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My Car Does Not Have A Lot of Damage. Does That Mean I Was Not Hurt?

It is a classic, prototypical, archetypal, insurance defense argument, advanced in thousands of courtrooms, thousand of times a day.

There is no visible property damage to the cars. Therefore, there could be no damage to the bodies of the occupants of those cars.

A more relaxed, refined  version of the argument runs:

There is no visible property damage to the cars. Therefore, there could be no injury requiring more treatment that a cursory emergency room evaluation.

The argument assumes, at its core, there is some scientific or medical correlation between property damage that can be perceived by the human eye, and depicted in a photograph, and injury to the human body.

There is not one.

In fact, many contend the opposite is true. "Even though sustained in low-velocity, rear-end collisions, .... acceleration injury can produce forces significant enough to produce musculoligamentous tears with resultant hemorrhage and even disk disruption and avulsion fractures of the vertebral bodies." 1

The insurance industry likes the idea that cars can be involved in collisions, and not appear to be, or indeed not be, seriously damaged. If the car is not damaged, there is less to repair, and less repair related expense. But there are other reasons. An illustration is found in the history of federal laws and regulations governing bumpers. Bumpers are designed so that there is no damage to the vehicle at certain low-speed collisions. The federal rule provides that "the purpose of this standard is to reduce physical damage to the front and rear ends of a passenger motor vehicle from low-speed collisions.49 CFR § 581.22 “Before 1982, federal safety standards required cars to have bumpers that could withstand a 5-m.p.h. collision without serious damage to the car's frame or body and only inconsequential damage to the bumper.” 3 The Reagan administration lowered the ‘no damage’ standard. Modern bumpers are designed to specifically show no damage to the car at collisions of less than 2.5 mph, but the bumper can show damage. Not surprisingly, the insurance industry lobbied heavily against the change. “The insurance institute and insurance companies have been lobbying to maintain the existing [ 5 mph] standard.” 4 Why? Although the no "property damage/no injury" argument was likely not as widespread in the early 80’s, of course, the insurance industry liked the idea that cars can be involved in higher velocity impacts without visible damage. It allows their adjusters and attorneys to minimize the accident, minimize the damage, and minimize the effects on the occupants.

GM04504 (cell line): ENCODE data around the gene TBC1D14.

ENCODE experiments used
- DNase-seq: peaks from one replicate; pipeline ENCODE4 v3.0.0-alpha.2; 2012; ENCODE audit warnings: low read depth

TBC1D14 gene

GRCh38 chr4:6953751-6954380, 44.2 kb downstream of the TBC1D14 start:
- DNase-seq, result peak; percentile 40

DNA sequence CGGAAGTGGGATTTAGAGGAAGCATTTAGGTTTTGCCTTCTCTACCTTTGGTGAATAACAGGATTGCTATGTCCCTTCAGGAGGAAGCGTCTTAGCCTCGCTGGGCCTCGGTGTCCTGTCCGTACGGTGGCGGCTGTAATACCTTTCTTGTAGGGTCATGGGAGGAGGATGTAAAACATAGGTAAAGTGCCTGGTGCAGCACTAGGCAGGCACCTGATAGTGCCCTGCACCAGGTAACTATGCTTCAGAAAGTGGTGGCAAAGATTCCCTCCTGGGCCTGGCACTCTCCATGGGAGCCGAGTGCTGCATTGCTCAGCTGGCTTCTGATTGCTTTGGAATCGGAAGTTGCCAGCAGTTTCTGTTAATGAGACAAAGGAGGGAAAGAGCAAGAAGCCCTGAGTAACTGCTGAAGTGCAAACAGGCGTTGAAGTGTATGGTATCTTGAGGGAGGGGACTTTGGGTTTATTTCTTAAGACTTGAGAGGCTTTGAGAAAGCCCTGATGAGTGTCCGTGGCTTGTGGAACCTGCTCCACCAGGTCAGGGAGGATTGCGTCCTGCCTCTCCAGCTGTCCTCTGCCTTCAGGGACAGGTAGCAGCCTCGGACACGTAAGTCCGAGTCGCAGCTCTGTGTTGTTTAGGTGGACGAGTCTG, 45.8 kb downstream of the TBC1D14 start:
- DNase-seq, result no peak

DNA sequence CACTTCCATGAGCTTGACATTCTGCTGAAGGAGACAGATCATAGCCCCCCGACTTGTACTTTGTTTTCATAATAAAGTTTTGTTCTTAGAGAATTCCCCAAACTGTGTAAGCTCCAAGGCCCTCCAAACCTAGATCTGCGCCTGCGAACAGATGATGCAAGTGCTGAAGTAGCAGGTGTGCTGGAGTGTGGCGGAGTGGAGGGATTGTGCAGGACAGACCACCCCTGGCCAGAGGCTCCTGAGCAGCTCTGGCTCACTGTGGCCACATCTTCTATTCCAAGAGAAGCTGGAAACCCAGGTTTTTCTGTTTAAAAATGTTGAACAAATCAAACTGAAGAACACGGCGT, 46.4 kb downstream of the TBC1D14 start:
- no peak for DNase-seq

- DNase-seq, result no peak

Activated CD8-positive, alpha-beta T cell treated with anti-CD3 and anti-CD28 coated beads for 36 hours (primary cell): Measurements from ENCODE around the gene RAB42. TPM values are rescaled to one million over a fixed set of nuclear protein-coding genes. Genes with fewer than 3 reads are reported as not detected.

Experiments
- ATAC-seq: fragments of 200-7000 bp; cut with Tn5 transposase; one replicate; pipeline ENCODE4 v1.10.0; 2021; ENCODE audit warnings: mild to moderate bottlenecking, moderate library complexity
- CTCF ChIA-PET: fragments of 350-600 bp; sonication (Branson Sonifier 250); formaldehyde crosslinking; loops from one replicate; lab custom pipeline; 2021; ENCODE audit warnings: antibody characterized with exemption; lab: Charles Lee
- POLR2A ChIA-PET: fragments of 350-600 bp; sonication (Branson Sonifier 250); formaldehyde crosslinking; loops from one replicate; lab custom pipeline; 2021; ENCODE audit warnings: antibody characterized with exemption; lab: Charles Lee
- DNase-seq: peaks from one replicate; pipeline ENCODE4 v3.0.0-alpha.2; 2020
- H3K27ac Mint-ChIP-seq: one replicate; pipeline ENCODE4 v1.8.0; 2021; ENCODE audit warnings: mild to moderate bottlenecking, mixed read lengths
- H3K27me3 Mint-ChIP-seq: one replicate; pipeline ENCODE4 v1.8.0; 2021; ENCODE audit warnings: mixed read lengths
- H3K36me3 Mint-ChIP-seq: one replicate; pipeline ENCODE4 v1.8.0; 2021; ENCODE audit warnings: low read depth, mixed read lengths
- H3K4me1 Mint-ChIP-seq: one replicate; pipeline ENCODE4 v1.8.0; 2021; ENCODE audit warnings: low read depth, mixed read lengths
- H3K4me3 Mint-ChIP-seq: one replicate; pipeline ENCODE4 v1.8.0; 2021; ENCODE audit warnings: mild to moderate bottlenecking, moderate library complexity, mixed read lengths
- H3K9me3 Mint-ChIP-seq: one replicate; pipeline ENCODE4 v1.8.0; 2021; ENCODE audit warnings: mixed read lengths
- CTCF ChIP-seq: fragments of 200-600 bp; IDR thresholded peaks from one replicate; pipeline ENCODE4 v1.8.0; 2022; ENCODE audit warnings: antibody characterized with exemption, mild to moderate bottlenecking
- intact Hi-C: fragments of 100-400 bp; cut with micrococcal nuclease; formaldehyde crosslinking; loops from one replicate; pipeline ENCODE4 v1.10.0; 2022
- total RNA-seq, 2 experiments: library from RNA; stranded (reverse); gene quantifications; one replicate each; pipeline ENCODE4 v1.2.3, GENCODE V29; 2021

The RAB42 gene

Insurance companies deny thousands of claims daily.  They hire sophisticated lawyers who make persuasive arguments in court. Those who have no been through the process are often amazed and sometimes overwhelmed, by the level of resistance to the payment of claims.  I extend a complimentary case analysis and opinion about their legal case to those that consult with me. Please call me today to arrange a meeting

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FN 1 Dunn EJ, Blazer S. Soft tissue injuries of the lower cervical spine. Instructional course lectures, Am Academy of Ortho Surgeons, 1987; 36:499-512.

FN 2  https://www.law.cornell.edu/cfr/text/49/581.2

FN 3 https://www.chicagotribune.com/news/ct-xpm-2006-06-04-0606030267-story.html 

FN 4 https://www.nytimes.com/1981/11/13/us/insurers-support-bumper-standards.html.

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